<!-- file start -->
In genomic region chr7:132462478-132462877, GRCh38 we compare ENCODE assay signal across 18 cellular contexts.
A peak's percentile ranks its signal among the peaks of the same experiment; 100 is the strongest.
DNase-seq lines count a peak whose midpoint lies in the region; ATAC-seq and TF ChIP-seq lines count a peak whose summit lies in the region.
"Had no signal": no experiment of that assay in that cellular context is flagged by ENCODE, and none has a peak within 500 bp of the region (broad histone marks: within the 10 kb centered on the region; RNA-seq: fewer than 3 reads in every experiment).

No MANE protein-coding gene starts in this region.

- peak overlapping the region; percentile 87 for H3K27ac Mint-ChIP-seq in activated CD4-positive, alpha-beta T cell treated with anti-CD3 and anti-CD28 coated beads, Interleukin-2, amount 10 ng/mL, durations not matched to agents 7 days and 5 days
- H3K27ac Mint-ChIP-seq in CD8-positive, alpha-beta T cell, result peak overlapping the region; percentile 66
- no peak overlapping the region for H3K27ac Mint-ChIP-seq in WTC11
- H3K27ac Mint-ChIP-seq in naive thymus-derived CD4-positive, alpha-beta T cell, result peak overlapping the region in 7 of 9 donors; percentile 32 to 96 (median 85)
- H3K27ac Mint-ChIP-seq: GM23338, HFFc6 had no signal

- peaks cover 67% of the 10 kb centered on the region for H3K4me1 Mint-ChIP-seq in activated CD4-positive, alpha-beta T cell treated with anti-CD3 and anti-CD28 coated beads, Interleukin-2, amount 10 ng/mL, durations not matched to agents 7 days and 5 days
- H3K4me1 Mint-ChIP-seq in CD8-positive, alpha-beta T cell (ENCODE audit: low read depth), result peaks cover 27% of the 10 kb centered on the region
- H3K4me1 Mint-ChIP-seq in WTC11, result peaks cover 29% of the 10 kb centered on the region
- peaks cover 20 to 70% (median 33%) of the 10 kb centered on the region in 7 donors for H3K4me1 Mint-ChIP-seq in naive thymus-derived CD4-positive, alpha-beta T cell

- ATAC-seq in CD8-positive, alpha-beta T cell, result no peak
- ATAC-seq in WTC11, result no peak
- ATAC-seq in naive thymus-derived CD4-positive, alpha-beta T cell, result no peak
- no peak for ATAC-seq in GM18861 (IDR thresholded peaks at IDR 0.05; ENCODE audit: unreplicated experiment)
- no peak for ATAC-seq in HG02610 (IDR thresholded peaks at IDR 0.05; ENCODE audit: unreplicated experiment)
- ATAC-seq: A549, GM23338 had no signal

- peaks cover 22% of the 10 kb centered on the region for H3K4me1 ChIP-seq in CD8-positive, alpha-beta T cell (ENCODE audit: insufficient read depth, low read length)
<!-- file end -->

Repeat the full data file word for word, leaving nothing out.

In genomic region chr7:132462478-132462877, GRCh38 we compare ENCODE assay signal across 18 cellular contexts.
A peak's percentile ranks its signal among the peaks of the same experiment; 100 is the strongest.
DNase-seq lines count a peak whose midpoint lies in the region; ATAC-seq and TF ChIP-seq lines count a peak whose summit lies in the region.
"Had no signal": no experiment of that assay in that cellular context is flagged by ENCODE, and none has a peak within 500 bp of the region (broad histone marks: within the 10 kb centered on the region; RNA-seq: fewer than 3 reads in every experiment).

No MANE protein-coding gene starts in this region.

- peak overlapping the region; percentile 87 for H3K27ac Mint-ChIP-seq in activated CD4-positive, alpha-beta T cell treated with anti-CD3 and anti-CD28 coated beads, Interleukin-2, amount 10 ng/mL, durations not matched to agents 7 days and 5 days
- H3K27ac Mint-ChIP-seq in CD8-positive, alpha-beta T cell, result peak overlapping the region; percentile 66
- no peak overlapping the region for H3K27ac Mint-ChIP-seq in WTC11
- H3K27ac Mint-ChIP-seq in naive thymus-derived CD4-positive, alpha-beta T cell, result peak overlapping the region in 7 of 9 donors; percentile 32 to 96 (median 85)
- H3K27ac Mint-ChIP-seq: GM23338, HFFc6 had no signal

- peaks cover 67% of the 10 kb centered on the region for H3K4me1 Mint-ChIP-seq in activated CD4-positive, alpha-beta T cell treated with anti-CD3 and anti-CD28 coated beads, Interleukin-2, amount 10 ng/mL, durations not matched to agents 7 days and 5 days
- H3K4me1 Mint-ChIP-seq in CD8-positive, alpha-beta T cell (ENCODE audit: low read depth), result peaks cover 27% of the 10 kb centered on the region
- H3K4me1 Mint-ChIP-seq in WTC11, result peaks cover 29% of the 10 kb centered on the region
- peaks cover 20 to 70% (median 33%) of the 10 kb centered on the region in 7 donors for H3K4me1 Mint-ChIP-seq in naive thymus-derived CD4-positive, alpha-beta T cell

- ATAC-seq in CD8-positive, alpha-beta T cell, result no peak
- ATAC-seq in WTC11, result no peak
- ATAC-seq in naive thymus-derived CD4-positive, alpha-beta T cell, result no peak
- no peak for ATAC-seq in GM18861 (IDR thresholded peaks at IDR 0.05; ENCODE audit: unreplicated experiment)
- no peak for ATAC-seq in HG02610 (IDR thresholded peaks at IDR 0.05; ENCODE audit: unreplicated experiment)
- ATAC-seq: A549, GM23338 had no signal

- peaks cover 22% of the 10 kb centered on the region for H3K4me1 ChIP-seq in CD8-positive, alpha-beta T cell (ENCODE audit: insufficient read depth, low read length)